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Derrick Favors has found a home in “chill” Utah

Utah Jazz v Sacramento Kings

Utah Jazz v Sacramento Kings

NBAE/Getty Images

To put it kindly, plenty of NBA players do not have Utah at the top of their free agent destination list. It’s not glamorous; it’s not the city on the tour with the best nightlife. If you’re young and rich, a laid back, outdoorsy, conservative town is not going to be your first choice.

Derrick Favors was one of those guys when he was traded to Utah midway through his rookie season as part of the Deron Williams deal. But he’s come around. He was honest about his experience, speaking to Adi Joseph of The Sporting News.

“I didn’t expect to stay (long term), no,” Favors says, more than four years after the trade and two years after he signed a four-year contract extension with the Jazz. “Utah was so different, I was so new to it. I didn’t expect to stay.

“But as the years have gone on, I’ve grown to love it. I got used to it. I just started feeling comfortable,” he says. “I like how calm and chill it is in Utah. It’s a good thing and it’s a bad thing. The bad part is, maybe after a big game you want to go out and hang out or whatever, and there’s really not too many spots like that in Utah. Down (in Atlanta), you could go anywhere. Out in Utah, it’s chill, laid-back. There’s not a lot of rah-rah stuff going on. You can focus on your job, your career, whatever else you have going on.”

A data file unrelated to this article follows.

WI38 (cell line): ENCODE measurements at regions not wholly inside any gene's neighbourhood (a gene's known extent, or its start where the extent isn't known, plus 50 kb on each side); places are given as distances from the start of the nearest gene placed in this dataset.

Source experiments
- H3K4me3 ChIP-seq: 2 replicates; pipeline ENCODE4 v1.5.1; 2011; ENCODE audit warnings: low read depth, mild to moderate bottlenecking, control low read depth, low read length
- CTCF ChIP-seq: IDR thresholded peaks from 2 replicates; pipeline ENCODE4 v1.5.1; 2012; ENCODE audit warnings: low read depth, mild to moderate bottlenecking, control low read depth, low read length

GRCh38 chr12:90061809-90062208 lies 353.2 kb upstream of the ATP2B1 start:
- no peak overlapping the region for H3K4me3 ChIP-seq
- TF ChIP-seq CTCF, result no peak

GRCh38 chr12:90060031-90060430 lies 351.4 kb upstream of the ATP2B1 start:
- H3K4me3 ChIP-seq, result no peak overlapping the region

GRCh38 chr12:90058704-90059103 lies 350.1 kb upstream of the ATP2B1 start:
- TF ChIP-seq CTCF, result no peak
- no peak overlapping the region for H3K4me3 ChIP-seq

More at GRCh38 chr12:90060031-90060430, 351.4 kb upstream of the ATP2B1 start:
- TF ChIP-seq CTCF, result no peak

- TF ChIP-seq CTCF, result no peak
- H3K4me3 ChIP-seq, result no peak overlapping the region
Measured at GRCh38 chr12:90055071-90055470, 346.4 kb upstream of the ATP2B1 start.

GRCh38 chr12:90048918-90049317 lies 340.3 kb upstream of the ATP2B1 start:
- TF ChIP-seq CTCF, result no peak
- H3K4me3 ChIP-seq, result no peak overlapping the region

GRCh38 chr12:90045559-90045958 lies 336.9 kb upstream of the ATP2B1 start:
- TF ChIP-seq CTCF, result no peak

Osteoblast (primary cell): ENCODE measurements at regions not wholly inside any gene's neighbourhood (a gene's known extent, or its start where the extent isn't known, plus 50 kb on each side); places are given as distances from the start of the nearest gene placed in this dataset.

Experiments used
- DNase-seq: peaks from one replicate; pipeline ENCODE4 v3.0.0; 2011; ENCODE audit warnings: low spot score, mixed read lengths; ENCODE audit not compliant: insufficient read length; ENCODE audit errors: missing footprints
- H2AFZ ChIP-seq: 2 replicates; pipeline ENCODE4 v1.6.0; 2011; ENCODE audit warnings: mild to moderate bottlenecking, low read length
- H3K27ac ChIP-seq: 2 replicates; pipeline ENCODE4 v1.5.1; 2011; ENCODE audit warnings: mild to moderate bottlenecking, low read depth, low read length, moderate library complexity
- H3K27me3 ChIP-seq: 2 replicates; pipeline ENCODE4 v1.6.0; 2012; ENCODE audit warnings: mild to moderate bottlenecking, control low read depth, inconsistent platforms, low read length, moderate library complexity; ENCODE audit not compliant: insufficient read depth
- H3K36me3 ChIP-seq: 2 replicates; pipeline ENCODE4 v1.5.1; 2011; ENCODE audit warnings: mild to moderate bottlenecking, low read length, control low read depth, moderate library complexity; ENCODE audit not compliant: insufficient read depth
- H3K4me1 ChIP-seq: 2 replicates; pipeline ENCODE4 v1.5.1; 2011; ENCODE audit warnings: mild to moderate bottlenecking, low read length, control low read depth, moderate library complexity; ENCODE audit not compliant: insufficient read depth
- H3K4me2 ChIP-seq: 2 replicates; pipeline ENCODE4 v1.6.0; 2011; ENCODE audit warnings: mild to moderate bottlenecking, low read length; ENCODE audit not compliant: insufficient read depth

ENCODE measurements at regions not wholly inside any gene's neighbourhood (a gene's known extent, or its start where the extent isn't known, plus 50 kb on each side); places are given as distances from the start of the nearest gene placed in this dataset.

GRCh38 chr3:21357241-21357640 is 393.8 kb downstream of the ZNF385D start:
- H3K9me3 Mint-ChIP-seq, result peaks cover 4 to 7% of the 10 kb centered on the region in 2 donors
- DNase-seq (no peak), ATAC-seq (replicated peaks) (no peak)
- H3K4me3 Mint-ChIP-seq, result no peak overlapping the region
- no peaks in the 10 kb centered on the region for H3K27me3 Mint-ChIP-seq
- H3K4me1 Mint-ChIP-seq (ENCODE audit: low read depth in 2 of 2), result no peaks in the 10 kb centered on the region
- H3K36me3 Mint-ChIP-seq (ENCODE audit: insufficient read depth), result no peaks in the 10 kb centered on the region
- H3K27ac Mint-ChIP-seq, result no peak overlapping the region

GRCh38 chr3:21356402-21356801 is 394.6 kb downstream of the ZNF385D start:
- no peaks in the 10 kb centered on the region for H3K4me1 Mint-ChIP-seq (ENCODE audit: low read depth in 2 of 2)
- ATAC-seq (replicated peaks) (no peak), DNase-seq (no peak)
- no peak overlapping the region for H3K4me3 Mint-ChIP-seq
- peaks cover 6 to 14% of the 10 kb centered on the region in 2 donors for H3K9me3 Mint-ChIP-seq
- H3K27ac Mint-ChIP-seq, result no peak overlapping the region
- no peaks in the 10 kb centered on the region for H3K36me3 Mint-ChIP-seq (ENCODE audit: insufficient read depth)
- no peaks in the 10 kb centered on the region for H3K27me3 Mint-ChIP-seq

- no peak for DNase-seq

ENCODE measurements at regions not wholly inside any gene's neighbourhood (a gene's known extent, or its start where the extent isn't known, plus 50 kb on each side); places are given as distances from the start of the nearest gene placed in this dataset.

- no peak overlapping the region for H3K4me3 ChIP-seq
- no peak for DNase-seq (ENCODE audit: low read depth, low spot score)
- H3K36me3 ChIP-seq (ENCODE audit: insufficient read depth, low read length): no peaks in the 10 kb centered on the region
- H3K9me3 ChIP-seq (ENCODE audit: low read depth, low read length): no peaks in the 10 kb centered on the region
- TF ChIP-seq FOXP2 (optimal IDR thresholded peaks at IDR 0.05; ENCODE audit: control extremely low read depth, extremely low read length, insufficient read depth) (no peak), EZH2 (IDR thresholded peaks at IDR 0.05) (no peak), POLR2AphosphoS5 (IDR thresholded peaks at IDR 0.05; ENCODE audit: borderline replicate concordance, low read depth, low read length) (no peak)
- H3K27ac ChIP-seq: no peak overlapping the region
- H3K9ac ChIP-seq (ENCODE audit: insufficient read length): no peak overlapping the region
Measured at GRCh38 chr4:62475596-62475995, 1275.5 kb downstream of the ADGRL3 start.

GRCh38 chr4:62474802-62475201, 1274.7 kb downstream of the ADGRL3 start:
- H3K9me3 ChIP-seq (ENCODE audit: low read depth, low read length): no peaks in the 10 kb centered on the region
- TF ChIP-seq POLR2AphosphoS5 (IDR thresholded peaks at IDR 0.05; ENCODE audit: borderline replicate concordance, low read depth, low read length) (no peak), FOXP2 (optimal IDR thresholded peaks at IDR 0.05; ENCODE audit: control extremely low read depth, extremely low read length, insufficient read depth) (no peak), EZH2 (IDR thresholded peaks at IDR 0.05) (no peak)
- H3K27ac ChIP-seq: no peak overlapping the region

Not every player is cut out for being a member of the Jazz; it takes a certain, more mature personality. To be fair, not every player is cut out for being a member of the Lakers/Knicks/Heat — there are players that get overwhelmed and swallowed up in the off-the-court attractions in those cities and lose focus on their jobs.

The Jazz have traditionally been a smart and patient organization, finding the right players and working on chemistry. They have built a team on the rise — everyone’s favorite to jump up into the West playoffs this season. They have a strong front court with Favors and Rudy Gobert, a wing playmaker in Gordon Hayward, quality young shooters like Alec Burks and Rodney Hood, and an interesting mix at point guard with Trey Burke and the injured Dante Exum.

Winning cures a lot of ills in the NBA.

If the Jazz continue their upward trajectory, plenty of other players will come out of the woodwork and be willing to suit up in Utah.